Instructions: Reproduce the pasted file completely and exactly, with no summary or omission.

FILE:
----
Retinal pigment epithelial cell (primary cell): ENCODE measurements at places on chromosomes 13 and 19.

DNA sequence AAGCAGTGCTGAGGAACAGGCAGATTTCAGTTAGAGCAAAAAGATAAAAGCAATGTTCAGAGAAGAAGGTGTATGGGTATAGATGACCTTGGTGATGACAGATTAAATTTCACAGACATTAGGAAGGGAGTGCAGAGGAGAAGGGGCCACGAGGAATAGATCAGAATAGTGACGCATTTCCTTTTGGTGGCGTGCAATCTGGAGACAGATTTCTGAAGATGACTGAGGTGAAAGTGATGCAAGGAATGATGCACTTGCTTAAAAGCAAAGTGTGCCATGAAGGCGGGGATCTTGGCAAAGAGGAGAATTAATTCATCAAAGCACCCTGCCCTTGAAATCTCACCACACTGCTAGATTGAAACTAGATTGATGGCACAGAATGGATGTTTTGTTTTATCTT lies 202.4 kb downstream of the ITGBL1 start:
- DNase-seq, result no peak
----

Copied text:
Retinal pigment epithelial cell (primary cell): ENCODE measurements at places on chromosomes 13 and 19.

DNA sequence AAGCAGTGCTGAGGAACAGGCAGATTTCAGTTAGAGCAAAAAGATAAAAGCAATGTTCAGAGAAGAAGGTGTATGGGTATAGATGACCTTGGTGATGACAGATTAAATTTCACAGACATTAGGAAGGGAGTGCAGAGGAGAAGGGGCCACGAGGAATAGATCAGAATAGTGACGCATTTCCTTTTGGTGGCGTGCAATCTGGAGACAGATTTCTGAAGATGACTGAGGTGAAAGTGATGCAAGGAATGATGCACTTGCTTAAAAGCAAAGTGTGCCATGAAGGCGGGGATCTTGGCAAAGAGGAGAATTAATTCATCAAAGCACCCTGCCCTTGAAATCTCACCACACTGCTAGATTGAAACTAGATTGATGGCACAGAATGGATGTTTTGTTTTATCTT lies 202.4 kb downstream of the ITGBL1 start:
- DNase-seq, result no peak